• Does the customer want to own the intellectual property relevant to the Web site development? If the Web site development is done by a contractor, the copyright will not be assigned to the customer unless the developer signs an assignment of copyright. If the customer wants to have future control over the Web site, for example changing their Web site hosting provider, it is essential to own the intellectual property in the Web site. In addition to copyright, the customer should consider all other forms of intellectual property, including trade marks. If the customer is not the intellectual property owner, their Web site developer may be able to reproduce the customer's Web site design for another customer. Further, owning the intellectual property and not having possession of the source code can be a very frustrating and potentially disastrous situation. Escrow should be considered when the developer is not prepared to supply the source code.

    The long term use of the developed Web site by the customer could be compromised if they do not own the intellectual property. Without a written assignment of copyright, the customer's continuing use of artwork or other copyright works, will be dependant upon the copyright owner granting them a licence to do so. Many people consider that artwork prepared for a business is the business. property but this is usually not the case.

    In the Victorian case of KMA Corporation Pty Ltd v G&F Productions Pty Ltd, this issue was examined with an earlier decision being appealed by KMA. G&F had supplied artwork to Bingo 2000 and at Bingo 2000's request to KMA for an express and limited purpose. KMA used the artwork, without licence, in newsletters it produced for Bingo 2000 and G&F successfully sued KMA for infringement of copyright. The Court originally ordered that KMA be restrained from using the artwork without the express consent of G&F and that KMA pay to G&F a sum equal to the sum paid by Bingo 2000 to KMA for producing the newsletter. KMA was unsuccessful in its appeal and the Court reiterated that G&F had not granted a licence to Bingo 2000 or KMA to use the artwork in the newsletters.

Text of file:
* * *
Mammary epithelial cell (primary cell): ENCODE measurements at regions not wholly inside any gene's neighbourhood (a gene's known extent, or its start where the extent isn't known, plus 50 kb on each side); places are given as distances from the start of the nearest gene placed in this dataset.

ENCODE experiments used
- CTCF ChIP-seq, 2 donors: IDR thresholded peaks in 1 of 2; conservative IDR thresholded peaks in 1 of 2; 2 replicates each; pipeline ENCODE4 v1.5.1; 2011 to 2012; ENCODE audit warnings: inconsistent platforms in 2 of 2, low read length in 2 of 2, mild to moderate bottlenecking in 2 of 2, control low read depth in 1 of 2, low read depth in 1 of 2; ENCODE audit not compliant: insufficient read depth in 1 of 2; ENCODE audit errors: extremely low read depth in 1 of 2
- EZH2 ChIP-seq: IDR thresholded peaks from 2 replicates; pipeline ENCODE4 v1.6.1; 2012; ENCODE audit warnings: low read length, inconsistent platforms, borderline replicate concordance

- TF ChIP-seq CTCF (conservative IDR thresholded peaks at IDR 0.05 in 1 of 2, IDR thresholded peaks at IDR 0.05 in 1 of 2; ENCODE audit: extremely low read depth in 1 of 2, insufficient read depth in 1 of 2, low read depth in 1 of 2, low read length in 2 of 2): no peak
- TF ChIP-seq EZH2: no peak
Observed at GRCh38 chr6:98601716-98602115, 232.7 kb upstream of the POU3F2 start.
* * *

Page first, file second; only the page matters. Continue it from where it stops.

To be binding, the Copyright Act requires that an assignment of copyright must be in writing and signed by the owner. In order to have continued use of copyright works, either a licence or an assignment should be obtained. If no agreement is in place, there may be nothing to prevent artwork prepared on the customer's behalf being used by other parties if the copyright owner authorises such use.

  • The Web site developer should provide the customer with an Intellectual Property indemnity. If materials are incorporated into the customer's site which infringe a third party's intellectual property rights, that third party may commence legal proceedings against the customer for loss and damage caused by the customer's use of their materials. The customer should ensure that the developer indemnifies it against such a claim.

    Through the use of frames, materials from a Web site may be imported into another site. This form of linking is considered to be a possible source of copyright and trade mark infringement. Customers should consider prohibiting their developer from framing any third party materials to avoid the legal ramifications which may arise from this form of reproduction. It is always advisable to obtain permission from the owner of a Web site before linking to their Web site. The customer should clarify with the developer that all links have been approved by the target Web sites' owners.